THE PROTESTS against the World Trade Organisation this week were a brilliant show of opposition to the multinationals and to the naked rule of profit. The protests showed the anger against the system that squeezes the very life out of people in developing countries so that bankers, bosses and their hangers-on can grow ever richer.
New Labour was leading the defence of free trade at the WTO. Trade secretary Stephen Byers and Secretary of State for Overseas Development Clare Short say trade liberalisation is the only way to tackle poverty in the Third World. But while international trade spirals, the share of global income going to the poorest fifth of the world’s population continues to fall. It is precisely the WTO and its friends in the IMF and World Bank which insist on killer debt repayments from the Third World. They help to ensure 30,000 children die every day from malnutrition.
Clare Short has even joined the attempt to discredit the protesters. She says they have been ‘bamboozled’. The Observer newspaper claims the protests were organised by people comparable to the extreme right and that they welcome AIDS! And the Mirror on Monday declared, ‘Stop The Anarchy’, and slammed those planning to protest at Euston station in London.
Yet it was police action which led to violence, in Seattle and at Euston. Every protester on Tuesday was motivated by disgust at the way capitalism wrecks lives and threatens the future of the planet. That anger is connected to the resentment in workplaces across Britain. The market means an ever increasing pace of work. That brings longer hours and harassment by foremen and line managers.
Every protest against the world system is welcome, whether against the WTO, Third World debt or intolerable working conditions. We must keep the pressure on. But we must also try to link all the fights. We must aim to build a movement, based on the power that exists in the workplaces, against the whole system. That is the only way we can topple the vicious priorities of capitalism.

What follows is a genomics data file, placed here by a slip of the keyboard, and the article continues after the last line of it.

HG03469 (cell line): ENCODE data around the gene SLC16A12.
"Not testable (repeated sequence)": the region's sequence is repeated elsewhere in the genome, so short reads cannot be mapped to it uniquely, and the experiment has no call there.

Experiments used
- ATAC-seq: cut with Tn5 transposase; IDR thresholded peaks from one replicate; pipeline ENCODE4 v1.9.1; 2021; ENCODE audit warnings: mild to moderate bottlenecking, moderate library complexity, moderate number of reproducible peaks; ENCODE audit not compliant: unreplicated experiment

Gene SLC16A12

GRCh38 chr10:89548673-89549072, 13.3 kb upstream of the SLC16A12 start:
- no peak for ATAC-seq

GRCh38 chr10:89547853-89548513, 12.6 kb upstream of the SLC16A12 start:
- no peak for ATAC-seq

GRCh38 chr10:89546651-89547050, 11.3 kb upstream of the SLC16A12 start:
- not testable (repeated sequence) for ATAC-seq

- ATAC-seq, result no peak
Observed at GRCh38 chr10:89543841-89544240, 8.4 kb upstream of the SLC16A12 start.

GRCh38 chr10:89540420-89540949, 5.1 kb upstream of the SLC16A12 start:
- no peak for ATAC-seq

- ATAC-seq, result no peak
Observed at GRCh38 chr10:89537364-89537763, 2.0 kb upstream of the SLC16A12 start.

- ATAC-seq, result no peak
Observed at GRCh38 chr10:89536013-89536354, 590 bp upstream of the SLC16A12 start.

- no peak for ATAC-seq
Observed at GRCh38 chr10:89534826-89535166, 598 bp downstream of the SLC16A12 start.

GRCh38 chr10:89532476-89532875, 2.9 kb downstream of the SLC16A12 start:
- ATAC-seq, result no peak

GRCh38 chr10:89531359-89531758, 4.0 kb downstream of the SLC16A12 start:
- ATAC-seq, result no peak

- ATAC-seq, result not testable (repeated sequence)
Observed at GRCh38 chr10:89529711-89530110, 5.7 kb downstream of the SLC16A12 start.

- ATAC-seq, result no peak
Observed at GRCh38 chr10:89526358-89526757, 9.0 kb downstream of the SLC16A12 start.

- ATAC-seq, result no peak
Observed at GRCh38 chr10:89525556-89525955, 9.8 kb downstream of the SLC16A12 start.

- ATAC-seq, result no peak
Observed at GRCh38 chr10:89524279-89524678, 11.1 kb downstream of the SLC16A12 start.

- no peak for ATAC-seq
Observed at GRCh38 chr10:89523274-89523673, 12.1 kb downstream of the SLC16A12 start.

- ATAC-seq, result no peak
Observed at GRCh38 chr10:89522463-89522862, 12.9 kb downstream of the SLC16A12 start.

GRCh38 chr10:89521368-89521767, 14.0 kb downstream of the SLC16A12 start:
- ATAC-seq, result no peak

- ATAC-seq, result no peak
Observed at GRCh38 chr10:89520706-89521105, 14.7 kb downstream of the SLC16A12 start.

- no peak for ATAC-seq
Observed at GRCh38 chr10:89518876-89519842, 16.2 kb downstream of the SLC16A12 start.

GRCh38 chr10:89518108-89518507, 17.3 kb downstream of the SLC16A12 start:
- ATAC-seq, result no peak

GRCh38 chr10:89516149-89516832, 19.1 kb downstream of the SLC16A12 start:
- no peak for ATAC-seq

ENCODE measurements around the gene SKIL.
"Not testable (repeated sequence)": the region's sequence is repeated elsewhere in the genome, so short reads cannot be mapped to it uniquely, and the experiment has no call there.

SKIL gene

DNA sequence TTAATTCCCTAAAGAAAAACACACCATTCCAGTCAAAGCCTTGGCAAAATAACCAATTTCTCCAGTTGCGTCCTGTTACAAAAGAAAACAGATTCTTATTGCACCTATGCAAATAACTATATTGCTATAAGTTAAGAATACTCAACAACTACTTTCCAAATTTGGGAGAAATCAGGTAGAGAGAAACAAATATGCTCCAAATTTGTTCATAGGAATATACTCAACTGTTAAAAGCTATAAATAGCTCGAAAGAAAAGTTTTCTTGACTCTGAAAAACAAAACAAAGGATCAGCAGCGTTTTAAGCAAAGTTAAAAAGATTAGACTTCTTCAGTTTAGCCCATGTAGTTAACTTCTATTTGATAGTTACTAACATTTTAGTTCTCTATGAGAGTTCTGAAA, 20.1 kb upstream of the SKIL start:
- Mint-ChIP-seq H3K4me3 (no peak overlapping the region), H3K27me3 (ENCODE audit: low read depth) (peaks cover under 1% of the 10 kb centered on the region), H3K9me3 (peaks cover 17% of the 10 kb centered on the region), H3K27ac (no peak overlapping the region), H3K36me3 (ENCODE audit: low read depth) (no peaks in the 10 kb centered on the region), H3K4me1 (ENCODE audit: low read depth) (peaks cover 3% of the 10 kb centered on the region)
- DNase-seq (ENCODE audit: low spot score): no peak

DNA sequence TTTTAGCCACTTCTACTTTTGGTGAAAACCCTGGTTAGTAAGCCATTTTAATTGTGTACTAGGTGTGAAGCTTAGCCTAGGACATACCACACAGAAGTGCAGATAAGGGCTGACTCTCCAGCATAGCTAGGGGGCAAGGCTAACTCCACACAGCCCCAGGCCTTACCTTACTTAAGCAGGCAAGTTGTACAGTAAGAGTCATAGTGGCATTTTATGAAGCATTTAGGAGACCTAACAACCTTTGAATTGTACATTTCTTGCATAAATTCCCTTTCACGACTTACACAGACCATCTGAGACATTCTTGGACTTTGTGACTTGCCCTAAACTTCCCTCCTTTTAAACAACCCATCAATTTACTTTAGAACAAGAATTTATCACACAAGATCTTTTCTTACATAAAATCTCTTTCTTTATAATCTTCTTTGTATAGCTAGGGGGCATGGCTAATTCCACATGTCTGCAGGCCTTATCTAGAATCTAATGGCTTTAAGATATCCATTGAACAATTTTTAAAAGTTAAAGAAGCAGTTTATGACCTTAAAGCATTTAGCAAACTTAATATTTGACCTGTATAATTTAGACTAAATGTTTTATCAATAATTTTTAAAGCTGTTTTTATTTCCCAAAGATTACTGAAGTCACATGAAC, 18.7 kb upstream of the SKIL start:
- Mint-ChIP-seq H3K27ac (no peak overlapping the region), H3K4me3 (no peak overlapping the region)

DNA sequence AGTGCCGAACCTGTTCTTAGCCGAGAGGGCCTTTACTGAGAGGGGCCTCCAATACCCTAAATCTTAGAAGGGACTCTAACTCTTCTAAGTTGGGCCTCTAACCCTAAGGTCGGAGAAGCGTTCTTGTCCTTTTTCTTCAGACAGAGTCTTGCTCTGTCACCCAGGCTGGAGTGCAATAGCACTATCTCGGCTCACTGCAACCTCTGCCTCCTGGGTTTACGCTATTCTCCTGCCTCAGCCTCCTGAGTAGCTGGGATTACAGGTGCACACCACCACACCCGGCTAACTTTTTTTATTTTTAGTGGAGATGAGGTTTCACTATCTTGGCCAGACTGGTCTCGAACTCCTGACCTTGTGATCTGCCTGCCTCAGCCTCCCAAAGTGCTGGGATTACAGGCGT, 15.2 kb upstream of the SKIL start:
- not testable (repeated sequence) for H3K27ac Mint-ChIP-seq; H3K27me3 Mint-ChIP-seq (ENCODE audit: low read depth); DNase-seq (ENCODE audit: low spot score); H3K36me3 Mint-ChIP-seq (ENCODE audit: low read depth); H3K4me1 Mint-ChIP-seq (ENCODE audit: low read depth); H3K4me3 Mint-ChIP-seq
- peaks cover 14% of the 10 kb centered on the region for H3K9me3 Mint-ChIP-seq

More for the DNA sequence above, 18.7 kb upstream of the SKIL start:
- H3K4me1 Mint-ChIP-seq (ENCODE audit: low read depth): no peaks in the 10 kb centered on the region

THIS WAS the peaceful scene at the anti-WTO demonstration in central London on Tuesday before the police waded in. Police surrounded the 2,000 strong protest, hemmed it in outside Euston station, and repeatedly charged protesters.
Before the police violence people listened to a range of speakers, including a local hospital worker, an anti tube privatisation campaigner and someone speaking in solidarity with Mumia Abu Jamal, who is under a death sentence in the US.
Flora, a student at the nearby Institute of Education, told Socialist Worker why the protest was important: ‘I came because I don’t believe in capitalism. I believe capitalism is killing millions of people. We have a choice now about where society is going. In my view we should choose a more socialist world.’
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